TheGrio:. There’s a lot of examples of bullying and violence towards young Black men in Where They See Us. What do you say about those like Linda Fairstein who still contend that the five men are guilty of the crimes they have since been exonerated of?
Blair Underwood: The reality is, I believe people, including Linda Fairstein, don’t want to admit when they are wrong. There is a time for everything and karma will come back around to slap you in the face.
On the larger canvas, obviously something terrible happened to Trisha Meili, the jogger that evening. I am one who believes in the law, as most of us do, so you want whoever did that to pay the price. The issue and the problem is you got to find, identify and prosecute the right person. To just find people because you’re profiling Black boys who look threatening and were there in the park that night, does not mean they did that act.
TheGrio: Are you surprised by the reaction the series has evoked?
Blair Underwood: I’m very grateful and pleased that people are tuning into this project and paying attention. There is this whole generation who were not born at the time and people who were around when it happened, but don’t know all the facts. I learned so much from being a part of it. I’m hoping that it also sparks some for of activism in each one of us to do our part to right this wrong.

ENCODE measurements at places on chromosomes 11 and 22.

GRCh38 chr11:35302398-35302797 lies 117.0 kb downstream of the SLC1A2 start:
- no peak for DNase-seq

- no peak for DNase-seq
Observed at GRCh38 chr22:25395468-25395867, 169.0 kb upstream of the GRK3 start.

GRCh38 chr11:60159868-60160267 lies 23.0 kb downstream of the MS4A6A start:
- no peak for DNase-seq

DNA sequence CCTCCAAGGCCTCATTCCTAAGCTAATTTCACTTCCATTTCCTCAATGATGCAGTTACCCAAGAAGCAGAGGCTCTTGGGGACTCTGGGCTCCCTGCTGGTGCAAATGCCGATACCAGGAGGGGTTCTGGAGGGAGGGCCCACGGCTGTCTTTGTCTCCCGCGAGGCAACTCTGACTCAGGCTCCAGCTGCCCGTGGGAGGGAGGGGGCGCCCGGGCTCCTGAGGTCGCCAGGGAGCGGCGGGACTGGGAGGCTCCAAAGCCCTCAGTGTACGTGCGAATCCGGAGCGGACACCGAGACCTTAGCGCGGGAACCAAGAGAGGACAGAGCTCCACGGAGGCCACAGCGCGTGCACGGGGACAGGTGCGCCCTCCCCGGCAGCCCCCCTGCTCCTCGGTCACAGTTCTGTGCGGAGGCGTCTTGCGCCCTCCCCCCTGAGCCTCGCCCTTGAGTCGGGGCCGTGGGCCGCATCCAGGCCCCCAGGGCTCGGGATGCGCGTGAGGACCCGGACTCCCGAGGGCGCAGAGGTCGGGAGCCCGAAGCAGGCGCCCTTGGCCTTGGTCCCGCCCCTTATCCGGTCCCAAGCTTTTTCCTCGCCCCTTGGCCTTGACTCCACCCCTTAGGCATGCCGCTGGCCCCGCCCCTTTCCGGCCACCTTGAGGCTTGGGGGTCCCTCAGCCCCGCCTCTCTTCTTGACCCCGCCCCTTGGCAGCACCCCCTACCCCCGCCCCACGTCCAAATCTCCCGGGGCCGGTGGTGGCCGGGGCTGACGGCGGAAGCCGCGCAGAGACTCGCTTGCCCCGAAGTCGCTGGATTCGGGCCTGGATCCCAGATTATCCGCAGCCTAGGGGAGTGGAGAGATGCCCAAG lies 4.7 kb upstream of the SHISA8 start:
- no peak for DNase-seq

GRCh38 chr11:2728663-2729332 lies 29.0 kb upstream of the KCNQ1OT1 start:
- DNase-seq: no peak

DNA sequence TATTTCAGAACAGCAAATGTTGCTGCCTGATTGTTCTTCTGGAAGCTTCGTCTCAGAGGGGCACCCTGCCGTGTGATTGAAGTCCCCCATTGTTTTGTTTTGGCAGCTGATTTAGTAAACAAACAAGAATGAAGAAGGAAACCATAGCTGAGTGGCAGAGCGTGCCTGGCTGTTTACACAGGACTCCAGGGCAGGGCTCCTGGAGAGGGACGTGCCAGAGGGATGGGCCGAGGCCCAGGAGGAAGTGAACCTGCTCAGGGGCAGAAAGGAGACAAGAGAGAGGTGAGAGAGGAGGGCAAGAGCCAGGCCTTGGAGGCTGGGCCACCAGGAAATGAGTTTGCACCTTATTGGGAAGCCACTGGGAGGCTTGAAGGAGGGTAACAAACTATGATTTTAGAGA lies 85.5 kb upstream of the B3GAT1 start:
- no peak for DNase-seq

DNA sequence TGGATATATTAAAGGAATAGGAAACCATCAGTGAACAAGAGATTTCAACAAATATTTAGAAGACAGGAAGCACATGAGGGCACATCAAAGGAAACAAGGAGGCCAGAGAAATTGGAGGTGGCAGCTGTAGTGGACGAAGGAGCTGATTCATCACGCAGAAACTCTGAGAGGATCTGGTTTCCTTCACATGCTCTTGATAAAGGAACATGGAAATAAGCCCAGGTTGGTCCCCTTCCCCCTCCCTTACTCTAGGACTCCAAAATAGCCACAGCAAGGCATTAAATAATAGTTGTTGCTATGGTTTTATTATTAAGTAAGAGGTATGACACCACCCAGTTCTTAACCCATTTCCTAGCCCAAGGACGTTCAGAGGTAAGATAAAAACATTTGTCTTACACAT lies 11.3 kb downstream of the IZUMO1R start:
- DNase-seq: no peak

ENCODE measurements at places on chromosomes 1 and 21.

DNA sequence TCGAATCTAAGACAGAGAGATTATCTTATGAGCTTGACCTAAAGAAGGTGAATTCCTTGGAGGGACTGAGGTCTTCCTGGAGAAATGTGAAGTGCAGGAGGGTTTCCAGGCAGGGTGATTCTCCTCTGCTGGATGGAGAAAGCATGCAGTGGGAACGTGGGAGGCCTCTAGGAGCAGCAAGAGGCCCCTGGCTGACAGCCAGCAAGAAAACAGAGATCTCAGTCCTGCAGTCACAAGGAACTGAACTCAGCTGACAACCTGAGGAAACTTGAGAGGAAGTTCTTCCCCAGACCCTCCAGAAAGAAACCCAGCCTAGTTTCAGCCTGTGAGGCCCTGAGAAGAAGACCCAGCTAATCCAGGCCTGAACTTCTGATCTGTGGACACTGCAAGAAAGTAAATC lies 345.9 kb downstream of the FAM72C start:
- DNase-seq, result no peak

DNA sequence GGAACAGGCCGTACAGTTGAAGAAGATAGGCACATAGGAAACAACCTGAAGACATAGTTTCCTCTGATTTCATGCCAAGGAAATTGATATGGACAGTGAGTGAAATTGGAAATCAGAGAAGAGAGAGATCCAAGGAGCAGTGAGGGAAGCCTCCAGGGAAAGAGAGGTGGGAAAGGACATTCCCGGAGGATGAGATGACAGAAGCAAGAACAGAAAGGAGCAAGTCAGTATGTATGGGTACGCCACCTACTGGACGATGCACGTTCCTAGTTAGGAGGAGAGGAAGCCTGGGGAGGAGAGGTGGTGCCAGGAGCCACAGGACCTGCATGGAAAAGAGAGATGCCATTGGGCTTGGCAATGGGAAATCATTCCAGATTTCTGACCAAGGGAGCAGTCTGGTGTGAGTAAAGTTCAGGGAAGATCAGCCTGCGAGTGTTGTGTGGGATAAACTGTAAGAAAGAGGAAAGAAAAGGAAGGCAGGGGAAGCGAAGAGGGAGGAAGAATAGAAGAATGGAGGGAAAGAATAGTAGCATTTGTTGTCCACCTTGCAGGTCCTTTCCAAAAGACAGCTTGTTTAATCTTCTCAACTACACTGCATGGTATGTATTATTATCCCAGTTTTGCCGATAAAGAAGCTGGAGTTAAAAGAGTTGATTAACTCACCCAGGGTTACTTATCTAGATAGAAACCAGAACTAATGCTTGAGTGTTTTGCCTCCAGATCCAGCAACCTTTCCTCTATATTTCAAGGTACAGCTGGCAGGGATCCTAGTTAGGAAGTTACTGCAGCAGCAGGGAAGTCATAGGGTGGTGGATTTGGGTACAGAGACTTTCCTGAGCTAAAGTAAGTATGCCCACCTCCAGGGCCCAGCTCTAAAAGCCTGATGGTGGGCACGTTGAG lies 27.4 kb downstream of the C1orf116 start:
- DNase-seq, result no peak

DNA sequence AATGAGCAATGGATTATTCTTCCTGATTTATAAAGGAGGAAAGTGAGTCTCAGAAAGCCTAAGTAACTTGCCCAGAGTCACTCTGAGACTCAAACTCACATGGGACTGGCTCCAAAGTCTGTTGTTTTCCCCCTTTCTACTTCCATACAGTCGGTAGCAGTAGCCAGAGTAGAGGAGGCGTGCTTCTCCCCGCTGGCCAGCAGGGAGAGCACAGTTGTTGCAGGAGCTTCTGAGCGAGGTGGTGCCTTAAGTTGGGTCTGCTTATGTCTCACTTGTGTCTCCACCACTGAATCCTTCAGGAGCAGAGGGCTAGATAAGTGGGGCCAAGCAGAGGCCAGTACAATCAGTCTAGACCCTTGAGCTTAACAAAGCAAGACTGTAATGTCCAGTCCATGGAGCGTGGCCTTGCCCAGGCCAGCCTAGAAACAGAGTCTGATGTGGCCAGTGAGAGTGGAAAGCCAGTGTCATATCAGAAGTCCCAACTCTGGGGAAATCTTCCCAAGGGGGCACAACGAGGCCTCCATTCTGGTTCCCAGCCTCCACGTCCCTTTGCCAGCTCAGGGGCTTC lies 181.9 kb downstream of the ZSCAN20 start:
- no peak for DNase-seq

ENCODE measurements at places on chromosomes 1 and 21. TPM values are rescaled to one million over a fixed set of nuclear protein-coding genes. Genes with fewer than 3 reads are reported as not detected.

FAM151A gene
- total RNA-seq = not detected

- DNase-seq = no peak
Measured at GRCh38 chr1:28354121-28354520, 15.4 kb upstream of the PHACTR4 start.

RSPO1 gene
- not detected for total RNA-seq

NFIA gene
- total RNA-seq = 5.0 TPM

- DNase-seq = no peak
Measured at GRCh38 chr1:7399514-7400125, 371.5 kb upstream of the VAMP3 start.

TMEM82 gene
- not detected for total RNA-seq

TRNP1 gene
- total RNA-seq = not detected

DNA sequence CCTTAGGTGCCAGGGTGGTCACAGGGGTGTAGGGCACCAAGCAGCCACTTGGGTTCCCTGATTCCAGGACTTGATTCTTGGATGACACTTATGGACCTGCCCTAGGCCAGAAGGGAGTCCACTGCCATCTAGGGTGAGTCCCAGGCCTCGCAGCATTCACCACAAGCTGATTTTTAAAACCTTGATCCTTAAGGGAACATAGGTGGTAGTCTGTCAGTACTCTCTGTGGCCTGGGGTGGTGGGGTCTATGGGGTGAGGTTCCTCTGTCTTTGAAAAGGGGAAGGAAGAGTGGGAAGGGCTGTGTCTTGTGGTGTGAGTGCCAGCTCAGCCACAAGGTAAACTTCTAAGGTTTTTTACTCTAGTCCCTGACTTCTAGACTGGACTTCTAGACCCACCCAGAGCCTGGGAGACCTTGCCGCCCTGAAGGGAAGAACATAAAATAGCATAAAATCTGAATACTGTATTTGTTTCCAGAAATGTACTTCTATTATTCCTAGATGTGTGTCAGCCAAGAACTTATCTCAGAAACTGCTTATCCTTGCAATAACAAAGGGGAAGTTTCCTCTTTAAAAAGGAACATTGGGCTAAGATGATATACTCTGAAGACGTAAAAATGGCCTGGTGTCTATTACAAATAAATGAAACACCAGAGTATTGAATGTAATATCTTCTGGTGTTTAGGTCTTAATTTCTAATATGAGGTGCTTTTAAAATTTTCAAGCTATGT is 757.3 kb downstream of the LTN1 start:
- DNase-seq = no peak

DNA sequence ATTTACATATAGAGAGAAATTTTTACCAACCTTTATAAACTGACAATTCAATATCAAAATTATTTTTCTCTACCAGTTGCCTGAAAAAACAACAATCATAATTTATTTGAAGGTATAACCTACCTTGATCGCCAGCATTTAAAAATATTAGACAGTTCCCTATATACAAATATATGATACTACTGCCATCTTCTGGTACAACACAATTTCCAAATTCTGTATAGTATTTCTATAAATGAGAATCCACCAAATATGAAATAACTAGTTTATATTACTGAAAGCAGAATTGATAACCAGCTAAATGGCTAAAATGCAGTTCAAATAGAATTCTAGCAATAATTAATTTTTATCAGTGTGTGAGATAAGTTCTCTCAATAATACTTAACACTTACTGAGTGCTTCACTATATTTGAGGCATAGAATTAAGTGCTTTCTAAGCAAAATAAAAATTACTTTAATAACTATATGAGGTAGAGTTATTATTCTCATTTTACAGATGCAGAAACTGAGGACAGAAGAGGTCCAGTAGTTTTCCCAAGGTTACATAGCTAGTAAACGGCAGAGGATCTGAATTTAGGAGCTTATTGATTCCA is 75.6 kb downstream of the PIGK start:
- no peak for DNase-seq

TheGrio: I once interviewed actor LeVar Burton and asked him when he believed it was the right time for people to watch Roots with their children. I’ve seen people questioning the same thing about When They See Us. There are some valuable lessons here for young Black people, but when would you say is the right time?
Blair Underwood: One of the most difficult things in raising an African American child in our country is finding that balance of teaching that child, so they know their history, but doing it in a way where they don’t become embittered because they’re going to get angry.
When is the right time? Whenever that child knows enough to not allow society to dictate and define who they are. I often say those who you allow to define you will confine you. I tell my kids, if you get stopped for whatever reason and they try to arrest you, comply, comply, comply! I need you to come home at night. If you start mouthing off, you could end up dead. Once you get to that station, know that you have the right to an attorney, you have the right to remain silent and do not promise anything and definitely do not sign anything. These are practical active lessons that we can learn and take away from a project like this.
TheGrio: Last question, and you know we have to ask, what’s it like to be a card-carrying member of the sexy, Black man club for over three decades? How do you do it?
Blair Underwood: Now, you know good-and-well that’s a trick question! I will say this I have always appreciated my health and as I get older, I just to be healthy, and ambulatory. My objective is just to enjoy being around for as long as I can.
Wendy L. Wilson is the managing editor at theGrio.com. Her rants, raves and reviews can be found on Twitter @WendyLWilson_